When I visited the doctor for my blood pressure check-up just two months ago, my 5-year old tagged along with me (sweet, isn’t?). The consultation process began and I started making notes in my mind. She advised me to curb my sodium intake because my high blood pressure was giving me a real hard time (argh!). As a health-conscious person, I was a little disappointed with myself for not being able to eat low sodium foods and maintain my health. But, I forgave myself and promised to control my salt intake from now on.
I was about to leave the doctor’s clinic but stopped midway. The reason– sudden inflation of my curiosity levels. I sat down on my already warm chair and asked my doctor in a tone that was equal parts worried and curious. I looked at my kid who obviously didn’t look back at me as he was busy playing with his new dinosaur friend and began, “So, doctor, can you tell me more about the implications of high-sodium diet for kids?” She did not even seem surprised. Obviously, I may not be the only mother who enquired about it.
Thanks to our 20 minutes long conversation, I got to know a lot of things about the ill-effects of high-sodium diet on children’s health. She told me how kids who regularly eat a high-sodium diet can develop serious health issues like high blood pressure, heart diseases, and even kidney diseases once they enter their adulthood. To be honest, I did not feel very comfortable with this truth, but I accepted it and again made a promise to myself – I can’t and I won’t let my kid eat foods that are sodium-rich.
Kids are no less than adults when it comes to developing a taste for high-sodium foods. Get them salted chips, salted pretzels, instant noodles, etc. – and look at their already bright faces radiating light that has the potential to further enhance the obscurity of our eyes. My kid was not an exception then but he has come a long way now. (*let me pat my back*).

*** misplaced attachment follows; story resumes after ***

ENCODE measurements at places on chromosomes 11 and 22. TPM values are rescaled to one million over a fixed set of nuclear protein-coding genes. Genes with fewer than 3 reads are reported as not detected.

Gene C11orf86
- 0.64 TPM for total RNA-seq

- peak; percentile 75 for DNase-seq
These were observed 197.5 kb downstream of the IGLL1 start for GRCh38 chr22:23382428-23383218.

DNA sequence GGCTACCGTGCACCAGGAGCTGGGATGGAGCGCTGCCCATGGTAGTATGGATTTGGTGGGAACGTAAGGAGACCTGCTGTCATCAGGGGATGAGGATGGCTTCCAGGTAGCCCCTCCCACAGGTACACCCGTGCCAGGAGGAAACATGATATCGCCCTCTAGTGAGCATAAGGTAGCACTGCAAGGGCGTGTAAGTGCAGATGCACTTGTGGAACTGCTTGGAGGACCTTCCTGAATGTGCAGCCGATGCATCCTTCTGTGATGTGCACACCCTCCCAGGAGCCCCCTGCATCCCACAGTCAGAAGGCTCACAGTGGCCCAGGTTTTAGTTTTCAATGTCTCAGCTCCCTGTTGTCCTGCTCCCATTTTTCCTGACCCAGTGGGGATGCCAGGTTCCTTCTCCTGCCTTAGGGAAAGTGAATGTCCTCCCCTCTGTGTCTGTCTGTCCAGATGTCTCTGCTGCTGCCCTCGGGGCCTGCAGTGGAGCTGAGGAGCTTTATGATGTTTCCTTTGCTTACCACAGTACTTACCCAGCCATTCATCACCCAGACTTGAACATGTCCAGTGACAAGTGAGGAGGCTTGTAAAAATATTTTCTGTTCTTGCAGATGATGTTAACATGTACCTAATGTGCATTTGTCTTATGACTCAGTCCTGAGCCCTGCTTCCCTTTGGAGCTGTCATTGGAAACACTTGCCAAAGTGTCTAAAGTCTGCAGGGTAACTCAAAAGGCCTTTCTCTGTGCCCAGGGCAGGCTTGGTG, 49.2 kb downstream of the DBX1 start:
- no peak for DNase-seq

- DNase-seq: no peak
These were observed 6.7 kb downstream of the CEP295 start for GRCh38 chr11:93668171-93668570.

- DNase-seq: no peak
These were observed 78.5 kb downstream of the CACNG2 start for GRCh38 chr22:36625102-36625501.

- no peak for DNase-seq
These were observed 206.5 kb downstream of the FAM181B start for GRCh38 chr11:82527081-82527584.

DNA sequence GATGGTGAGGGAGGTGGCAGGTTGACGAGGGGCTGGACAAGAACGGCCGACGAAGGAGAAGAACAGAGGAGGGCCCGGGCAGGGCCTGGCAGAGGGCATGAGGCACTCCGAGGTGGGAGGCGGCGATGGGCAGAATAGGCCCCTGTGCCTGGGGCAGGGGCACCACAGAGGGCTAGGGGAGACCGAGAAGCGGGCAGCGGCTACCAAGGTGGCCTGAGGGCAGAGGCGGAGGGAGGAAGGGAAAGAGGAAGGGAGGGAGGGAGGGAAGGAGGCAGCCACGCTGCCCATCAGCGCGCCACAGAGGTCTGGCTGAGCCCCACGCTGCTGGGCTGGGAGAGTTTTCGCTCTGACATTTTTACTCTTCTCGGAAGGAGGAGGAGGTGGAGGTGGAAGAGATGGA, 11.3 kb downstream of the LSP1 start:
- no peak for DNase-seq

So what changed? Well, everything.
I spent an enormous amount of time planning my kid’s low sodium diet routine. The task was heavy but my tenacity was heavier. So, I won!
To save you some time, I have made a quick recipe guide and included some really scrumptious low-sodium diet recipes for your little sweetheart.
Have fun cooking!
1. Almond Coconut Granola
1. 2 Cups Organic Oats (I use Slurrp Farm’s Organic Oat Cereal)
2. ½ Cup Almonds
3. ¾ Cup Shredded Coconut
4. ¼ Cup Brown Sugar
5. 2 Tbsp Canola Oil
6. ½ Cup Dried and Diced Apricots
7. ½ Cup Dried Cranberries
1. Take a large clean bowl and prepare a mixture with oats, almonds, shredded coconut, brown sugar, and oil.
2. Keep stirring it till everything gets mixed well. Keep it aside for about 15 minutes.
3.Preheat the oven at 250°F.
4. Take a rimmed baking sheet and spread the oat mixture evenly onto it.
5. Bake it for 1 hour. Do not forget to stir the mixture every 15 minutes. Wait till it starts becoming golden brown.
6. Remove the baked mixture from the oven and let it cool down.
7. Take dried apricots and cranberries and top it up.
Serve this dish to your kid for breakfast and say goodbye to your ‘sodium’ worries!
2. Fruit Chickpea Relish
1. 1 Tbsp Olive Oil
2. 3 Pieces of Chopped Garlic
3. 450 gm Chopped Tomatoes
4. 1 Cup Chopped Onions
5. 450 gm Chickpeas
6. ½ Cup Water
7. ¾ Cup Chopped Dried Apricots
8. 1 Teaspoon Ground Cumin
9. ¼ Teaspoon Salt
10. ¼ Teaspoon Pepper
1. Take a saucepan and heat olive oil in it.
2. Add ground cumin to the heated oil.
3. Tote up onions and garlic and stir them until soft. (approx 5 minutes). You can also add a little water to the mixture as well to avoid sticking.
4. Add salt and pepper to the mixture. Mix it well.
5. Put chopped tomatoes, chickpeas, dried apricots in the mixture and stir.
6. Let the mixture boil. Once it has reached the boiling point, you can reduce the heat to medium-low. Cover it.
7. Cook for 30 minutes.
8. Let it cool for some time. Serve with rice or couscous.
Pack it in your kid’s lunch box and wait for him or her to come back and hug you tight!
About Divyanshi Sumrav: A curious life-enthusiast breathing stories and sipping tea.